At 08:43-55 local time Itasca heard Earhart say, “We are on the line 157 337. Will repeat message. We will repeat this on 6210 kcs. Wait. We are running on line north and south.” The message came in at maximum strength. Given a newly discovered anomaly in the propagation pattern of the aircraft’s transmitting antenna, to have even a 10% chance of being heard at maximum strength, the Electra had to be somewhere within the “donut” shown. If on the line southeast of Howland, the plane was much closer to Gardner Island (Nikumaroro) than previously assumed.

6210 Problems

No transmissions were heard from Earhart on her "daytime frequency" of 6210 kcs until four hours after takeoff. Chater attributed this to thunderstorms, but it also may be that this is evidence of a "donut" in the transmissions on that frequency. The cause of such a big donut hole in the transmission pattern may lie in the history of modifications made to the antennas on NR16020. Each antenna has its own characteristic radiation pattern.

Skywave vs. Groundwave propagation

John Rayfield, Jr., Forum, 15 February 2015
On the frequencies that were being used by Earhart, the idea of the signal being stronger as the transmitter moved closer to the receiver might only apply to ground wave propagation and not skywave propagation. If the Itasca was receiving Earhart via skywave propagation, then Earhart could have been moving either closer to, or further away, from the Itasca as the signal increased in strength.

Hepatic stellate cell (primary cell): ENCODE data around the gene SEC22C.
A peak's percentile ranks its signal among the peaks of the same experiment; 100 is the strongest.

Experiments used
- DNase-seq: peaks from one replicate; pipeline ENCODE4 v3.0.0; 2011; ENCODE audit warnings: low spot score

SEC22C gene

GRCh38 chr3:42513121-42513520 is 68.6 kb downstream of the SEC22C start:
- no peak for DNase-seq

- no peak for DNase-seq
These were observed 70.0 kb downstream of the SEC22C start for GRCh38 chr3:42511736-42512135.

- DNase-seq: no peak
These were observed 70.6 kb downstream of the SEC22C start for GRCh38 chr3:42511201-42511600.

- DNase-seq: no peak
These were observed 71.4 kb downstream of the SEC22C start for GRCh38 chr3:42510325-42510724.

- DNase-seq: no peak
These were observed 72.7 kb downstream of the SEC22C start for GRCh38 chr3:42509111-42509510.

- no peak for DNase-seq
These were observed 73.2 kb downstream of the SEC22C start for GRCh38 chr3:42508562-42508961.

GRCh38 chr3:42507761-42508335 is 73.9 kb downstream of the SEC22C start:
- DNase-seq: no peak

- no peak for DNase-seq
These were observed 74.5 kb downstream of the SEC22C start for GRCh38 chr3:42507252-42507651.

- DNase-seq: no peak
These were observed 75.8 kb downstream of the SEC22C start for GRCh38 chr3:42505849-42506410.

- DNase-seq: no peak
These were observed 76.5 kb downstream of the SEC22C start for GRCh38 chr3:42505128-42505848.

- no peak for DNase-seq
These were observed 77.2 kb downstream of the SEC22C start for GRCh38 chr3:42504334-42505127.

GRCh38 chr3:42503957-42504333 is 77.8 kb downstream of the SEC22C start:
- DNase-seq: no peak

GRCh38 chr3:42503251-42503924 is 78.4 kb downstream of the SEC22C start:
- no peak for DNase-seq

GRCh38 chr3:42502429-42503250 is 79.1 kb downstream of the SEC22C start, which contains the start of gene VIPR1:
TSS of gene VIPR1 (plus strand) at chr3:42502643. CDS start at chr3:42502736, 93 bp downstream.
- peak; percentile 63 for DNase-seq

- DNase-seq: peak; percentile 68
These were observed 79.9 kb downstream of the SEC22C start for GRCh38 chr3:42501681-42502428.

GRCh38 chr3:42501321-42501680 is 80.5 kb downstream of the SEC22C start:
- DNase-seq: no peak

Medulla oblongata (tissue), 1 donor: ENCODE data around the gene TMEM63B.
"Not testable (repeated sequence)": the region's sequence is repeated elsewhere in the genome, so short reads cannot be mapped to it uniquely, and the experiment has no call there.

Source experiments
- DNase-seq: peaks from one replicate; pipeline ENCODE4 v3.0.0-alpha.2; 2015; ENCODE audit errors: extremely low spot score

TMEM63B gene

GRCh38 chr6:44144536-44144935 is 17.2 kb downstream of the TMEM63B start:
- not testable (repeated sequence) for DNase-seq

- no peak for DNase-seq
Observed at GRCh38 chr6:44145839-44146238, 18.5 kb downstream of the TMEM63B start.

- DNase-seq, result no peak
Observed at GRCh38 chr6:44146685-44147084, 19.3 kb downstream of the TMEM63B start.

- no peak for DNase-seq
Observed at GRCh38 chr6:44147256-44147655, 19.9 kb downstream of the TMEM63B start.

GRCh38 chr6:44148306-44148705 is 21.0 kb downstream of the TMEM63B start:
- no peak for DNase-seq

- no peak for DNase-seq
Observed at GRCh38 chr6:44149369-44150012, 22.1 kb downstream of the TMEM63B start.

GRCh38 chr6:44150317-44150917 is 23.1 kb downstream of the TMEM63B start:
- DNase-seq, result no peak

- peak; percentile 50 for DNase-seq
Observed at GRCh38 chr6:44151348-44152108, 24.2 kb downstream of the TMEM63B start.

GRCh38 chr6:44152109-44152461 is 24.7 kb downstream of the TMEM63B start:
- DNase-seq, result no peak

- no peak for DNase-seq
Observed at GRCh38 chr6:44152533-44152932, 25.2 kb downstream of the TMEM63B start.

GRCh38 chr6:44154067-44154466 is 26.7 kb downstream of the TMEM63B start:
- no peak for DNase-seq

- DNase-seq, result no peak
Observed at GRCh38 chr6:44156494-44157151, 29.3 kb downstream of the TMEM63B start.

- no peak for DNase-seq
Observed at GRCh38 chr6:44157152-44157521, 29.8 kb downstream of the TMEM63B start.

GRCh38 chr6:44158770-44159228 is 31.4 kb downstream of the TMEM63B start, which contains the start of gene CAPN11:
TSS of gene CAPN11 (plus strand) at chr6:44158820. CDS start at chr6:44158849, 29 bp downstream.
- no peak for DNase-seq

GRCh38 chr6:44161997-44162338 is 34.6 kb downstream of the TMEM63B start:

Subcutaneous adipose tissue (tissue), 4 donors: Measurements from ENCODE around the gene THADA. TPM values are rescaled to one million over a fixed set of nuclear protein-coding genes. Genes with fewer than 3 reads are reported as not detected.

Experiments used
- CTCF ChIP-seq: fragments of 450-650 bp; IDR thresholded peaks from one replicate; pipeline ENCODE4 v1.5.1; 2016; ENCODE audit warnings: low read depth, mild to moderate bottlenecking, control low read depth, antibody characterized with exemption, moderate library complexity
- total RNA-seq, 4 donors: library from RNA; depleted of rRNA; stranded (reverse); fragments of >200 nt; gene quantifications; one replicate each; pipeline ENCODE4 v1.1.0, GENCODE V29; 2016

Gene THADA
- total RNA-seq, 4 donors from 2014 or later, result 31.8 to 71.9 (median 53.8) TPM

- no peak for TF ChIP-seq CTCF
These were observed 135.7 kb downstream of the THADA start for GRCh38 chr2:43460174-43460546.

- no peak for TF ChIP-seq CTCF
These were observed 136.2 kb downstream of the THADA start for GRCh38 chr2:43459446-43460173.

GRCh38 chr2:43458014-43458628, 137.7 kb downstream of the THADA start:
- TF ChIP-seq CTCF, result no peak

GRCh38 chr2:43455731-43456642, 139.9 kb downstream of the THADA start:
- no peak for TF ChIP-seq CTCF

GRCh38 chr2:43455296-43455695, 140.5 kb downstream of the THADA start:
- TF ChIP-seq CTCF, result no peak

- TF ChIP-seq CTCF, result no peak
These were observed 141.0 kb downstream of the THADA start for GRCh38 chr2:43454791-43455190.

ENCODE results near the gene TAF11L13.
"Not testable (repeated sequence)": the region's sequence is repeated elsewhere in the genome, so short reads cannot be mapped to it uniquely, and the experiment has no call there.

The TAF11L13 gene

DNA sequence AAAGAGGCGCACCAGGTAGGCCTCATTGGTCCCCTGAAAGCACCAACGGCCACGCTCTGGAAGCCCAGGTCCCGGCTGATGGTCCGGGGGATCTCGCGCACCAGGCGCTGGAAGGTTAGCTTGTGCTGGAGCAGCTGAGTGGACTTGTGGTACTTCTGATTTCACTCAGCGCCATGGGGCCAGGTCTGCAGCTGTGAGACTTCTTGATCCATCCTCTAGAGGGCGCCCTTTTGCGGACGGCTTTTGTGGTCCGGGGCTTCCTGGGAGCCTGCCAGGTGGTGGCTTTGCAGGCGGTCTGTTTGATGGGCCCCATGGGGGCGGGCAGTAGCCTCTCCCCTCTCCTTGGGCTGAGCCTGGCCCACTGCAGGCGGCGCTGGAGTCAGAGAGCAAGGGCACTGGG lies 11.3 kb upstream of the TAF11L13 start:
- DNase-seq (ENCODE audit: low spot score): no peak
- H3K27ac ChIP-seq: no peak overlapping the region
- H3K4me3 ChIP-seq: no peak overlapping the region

Several factors would influence the range achieved with skywave propagation, including
  • the radio frequency being used,
  • the time of day,
  • the time of year,
  • the 11-year sunspot cycle (the amount of sunspot activity on the sun),
  • the presence (or lack of) solar 'storms',
  • the altitude of the airplane,
  • the design and location of the antenna on the airplane,
  • and effective radiated power (ERP) of the transmitted signal from the airplane.
I've never thought that the Itasca was receiving Earhart, at the strongest point, via ground wave propagation. Of course, that was the assumption by everyone at that time, and even still today by many people. But, just because the received signal was very strong was not an 'absolute' indication that she was close to the Itasca. Based on the fact that nothing was found in searching within the distance from Howland Island, that ground wave propagation would have existed, could indicate that she was much further away from Howland Island than was 'assumed' at the point of strongest received signals.
Dave Ross Wilkinson, Forum, 2015-02-16
That's exactly my experience listening on the 20 meter ham band (except I was operating in Indiana). I had figured the polarization of the transmitted signal a lot to do with it, as well. Vertical polarization for ground wave, and horizontal polarization (e.g. a 20m beam) for skywave.
William G. Torgerson, Forum, 2015-02-18; corrected.
Another factor affecting radio propagation is the Solar Cycle (because it affects the ionosphere). Solar Cycle 8, which started in September of 1933, and ended in January of 1944, reached a peak in April of 1937 (not so far from July). Although the effect of the solar cycle is generally considered 'negative', these cycles can cause unpredictable events, especially in the HF bands.